Georgetown Law dubs Sandpoint militia activity illegal

Institute for Constitutional Advocacy and Protection pens letter to McDonald, Rognstad

By Lyndsie Kiebert
Reader Staff

The Institute for Constitutional Advocacy and Protection, based at the Georgetown University Law Center, sent a letter June 19 to Bonner County Commissioner Dan McDonald and Sandpoint Mayor Shelby Rognstad raising concerns about the constitutionality of militia activity at a Black Lives Matter protest June 2 in Sandpoint.

Mary McCord, legal director for the Washington, D.C.-based institute, cited local and nationwide news coverage, as well as Facebook posts from local officials, to point out that “militia members’ conduct in Sandpoint appears to have violated Idaho law” during the protest. Of particular interest in McCord’s letter — which was sent to all county commissioners as well as the city administrator and county prosecutor — was a Facebook post June 2 from McDonald sharing the time and location for a Black Lives Matter protest, in which he wrote, “It would be great to have some of the Bonner County folks come out to help counter anything that might get out of hand.”

“We wanted to call this to your attention in light of Commissioner McDonald’s express request to the militia members to attend the protest, what appears to be Commissioner McDonald’s continued solicitation on Facebook of militia members to attend additional protests, and the suggestion by some Idaho officials that no state law prohibits such conduct,” McCord wrote.

McDonald also noted in his June 2 post that it was a peaceful protest, which is protected by the Constitution, and should be respected. McDonald said he “would rather see a replay of [Coeur d’Alene] last night” and that attendees should “send a message we will not tolerate looting, property damage or violent acts.”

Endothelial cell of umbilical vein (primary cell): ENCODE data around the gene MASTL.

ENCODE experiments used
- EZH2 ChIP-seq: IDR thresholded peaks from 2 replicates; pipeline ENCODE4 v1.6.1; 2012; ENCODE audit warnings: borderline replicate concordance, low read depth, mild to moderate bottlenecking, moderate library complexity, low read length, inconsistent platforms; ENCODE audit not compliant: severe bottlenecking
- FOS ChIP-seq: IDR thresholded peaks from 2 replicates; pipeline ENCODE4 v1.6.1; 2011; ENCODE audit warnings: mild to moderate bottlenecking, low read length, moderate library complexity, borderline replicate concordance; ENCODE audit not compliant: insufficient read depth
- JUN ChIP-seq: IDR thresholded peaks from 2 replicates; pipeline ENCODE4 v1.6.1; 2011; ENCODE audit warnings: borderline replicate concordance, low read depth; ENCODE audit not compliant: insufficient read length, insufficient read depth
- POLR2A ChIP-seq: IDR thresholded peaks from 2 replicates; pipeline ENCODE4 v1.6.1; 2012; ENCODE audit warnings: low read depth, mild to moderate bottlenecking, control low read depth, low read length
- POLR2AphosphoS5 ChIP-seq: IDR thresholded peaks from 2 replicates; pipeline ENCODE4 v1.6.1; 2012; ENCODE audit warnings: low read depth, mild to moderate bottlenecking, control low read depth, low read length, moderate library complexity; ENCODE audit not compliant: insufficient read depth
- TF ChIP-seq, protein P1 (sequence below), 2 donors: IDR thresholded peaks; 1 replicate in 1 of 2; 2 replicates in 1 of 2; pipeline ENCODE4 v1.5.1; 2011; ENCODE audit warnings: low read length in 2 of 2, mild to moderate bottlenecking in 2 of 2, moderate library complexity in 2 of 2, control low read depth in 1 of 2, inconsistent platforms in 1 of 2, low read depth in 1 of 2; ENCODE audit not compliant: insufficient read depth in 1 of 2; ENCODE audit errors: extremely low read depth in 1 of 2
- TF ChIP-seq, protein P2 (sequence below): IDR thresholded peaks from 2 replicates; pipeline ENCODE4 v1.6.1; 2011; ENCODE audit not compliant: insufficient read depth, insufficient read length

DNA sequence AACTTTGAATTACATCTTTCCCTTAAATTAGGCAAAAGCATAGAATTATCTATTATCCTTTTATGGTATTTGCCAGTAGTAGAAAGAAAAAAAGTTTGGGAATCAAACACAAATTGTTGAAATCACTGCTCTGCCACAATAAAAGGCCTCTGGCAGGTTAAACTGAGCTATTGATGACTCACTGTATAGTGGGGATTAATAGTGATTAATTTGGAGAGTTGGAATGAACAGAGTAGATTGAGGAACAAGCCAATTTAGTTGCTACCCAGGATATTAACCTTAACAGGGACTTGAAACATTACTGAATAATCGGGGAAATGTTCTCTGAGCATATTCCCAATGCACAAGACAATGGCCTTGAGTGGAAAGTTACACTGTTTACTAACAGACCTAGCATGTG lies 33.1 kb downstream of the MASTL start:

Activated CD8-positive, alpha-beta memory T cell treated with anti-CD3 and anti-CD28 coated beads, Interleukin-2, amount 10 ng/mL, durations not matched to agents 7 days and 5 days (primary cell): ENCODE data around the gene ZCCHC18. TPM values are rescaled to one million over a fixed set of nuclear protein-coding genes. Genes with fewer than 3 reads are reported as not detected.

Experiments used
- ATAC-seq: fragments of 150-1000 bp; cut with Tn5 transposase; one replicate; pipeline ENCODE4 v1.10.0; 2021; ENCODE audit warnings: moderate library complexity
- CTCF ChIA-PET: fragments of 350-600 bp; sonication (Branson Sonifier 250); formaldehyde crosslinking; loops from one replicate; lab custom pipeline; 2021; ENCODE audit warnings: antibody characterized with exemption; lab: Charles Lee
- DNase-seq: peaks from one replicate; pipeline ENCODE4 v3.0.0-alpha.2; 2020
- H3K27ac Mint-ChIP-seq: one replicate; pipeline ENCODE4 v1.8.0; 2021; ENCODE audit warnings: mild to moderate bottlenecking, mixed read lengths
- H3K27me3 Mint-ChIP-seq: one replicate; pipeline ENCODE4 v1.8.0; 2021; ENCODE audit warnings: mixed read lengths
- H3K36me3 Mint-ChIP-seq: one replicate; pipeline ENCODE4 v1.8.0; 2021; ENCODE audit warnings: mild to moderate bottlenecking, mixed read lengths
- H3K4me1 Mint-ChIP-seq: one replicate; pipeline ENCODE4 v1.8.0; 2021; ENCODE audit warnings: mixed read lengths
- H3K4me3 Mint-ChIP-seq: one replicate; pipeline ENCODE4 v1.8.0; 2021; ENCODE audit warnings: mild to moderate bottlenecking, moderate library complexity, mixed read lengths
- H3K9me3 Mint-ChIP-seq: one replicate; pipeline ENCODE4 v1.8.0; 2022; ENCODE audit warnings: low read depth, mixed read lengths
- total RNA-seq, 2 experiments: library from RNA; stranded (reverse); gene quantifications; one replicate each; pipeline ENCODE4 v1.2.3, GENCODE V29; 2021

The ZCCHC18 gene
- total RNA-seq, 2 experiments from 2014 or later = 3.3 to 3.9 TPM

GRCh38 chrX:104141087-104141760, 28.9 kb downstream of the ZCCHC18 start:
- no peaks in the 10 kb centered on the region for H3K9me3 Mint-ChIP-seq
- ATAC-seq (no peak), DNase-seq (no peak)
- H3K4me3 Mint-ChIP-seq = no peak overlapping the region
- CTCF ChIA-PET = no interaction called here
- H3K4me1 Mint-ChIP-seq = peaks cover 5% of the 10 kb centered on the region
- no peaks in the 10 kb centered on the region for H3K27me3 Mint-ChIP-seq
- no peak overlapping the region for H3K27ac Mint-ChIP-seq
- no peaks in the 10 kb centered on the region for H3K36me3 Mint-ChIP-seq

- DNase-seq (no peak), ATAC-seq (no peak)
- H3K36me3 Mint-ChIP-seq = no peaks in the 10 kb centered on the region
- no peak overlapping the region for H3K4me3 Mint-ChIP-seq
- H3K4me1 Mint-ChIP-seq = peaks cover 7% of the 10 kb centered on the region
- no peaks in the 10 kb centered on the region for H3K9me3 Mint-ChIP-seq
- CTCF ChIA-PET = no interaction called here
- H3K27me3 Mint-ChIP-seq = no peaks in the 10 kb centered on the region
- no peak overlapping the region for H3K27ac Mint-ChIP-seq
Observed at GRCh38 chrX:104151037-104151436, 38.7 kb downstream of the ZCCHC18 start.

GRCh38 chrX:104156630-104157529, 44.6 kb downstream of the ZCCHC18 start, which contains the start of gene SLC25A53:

The evening of June 1 in Coeur d’Alene saw armed individuals patrolling downtown ostensibly to guard against violence and looting by Antifa — a loosely organized anti-fascist group rumored to be planning to infiltrate North Idaho. No evidence has been presented that Antifa or any other related group intended to cause unrest in any community in North Idaho. 

In a live stream video June 5, Sandpoint Police Chief Corey Coon said his department works with surrounding law enforcement agencies to vet each claim that agitators may be coming to town. As of June 5, Coon said all leads were “really just basically rumors.”

Yet, Coon said of the armed patrols, “Their intentions are all great,” going on to applaud their ability to show up at a moment’s notice. “Their intentions were honorable.” 

“I would say there is no ill will or intention with those guys walking [through downtown armed with weapons],” Coon said. “It’s odd for those of us who’ve never seen it … I know it can be shocking. … For the majority of them, it’s no ill will.”

McCord cited a number of Idaho laws prohibiting private paramilitary activity in the letter, and said the ability to call unorganized militia into active service is reserved for the governor. She noted that ICAP filed a successful lawsuit on behalf of Charlottesville, Va., following the Unite the Right rally in 2017, which ruled the militia conduct at that event to be unlawful.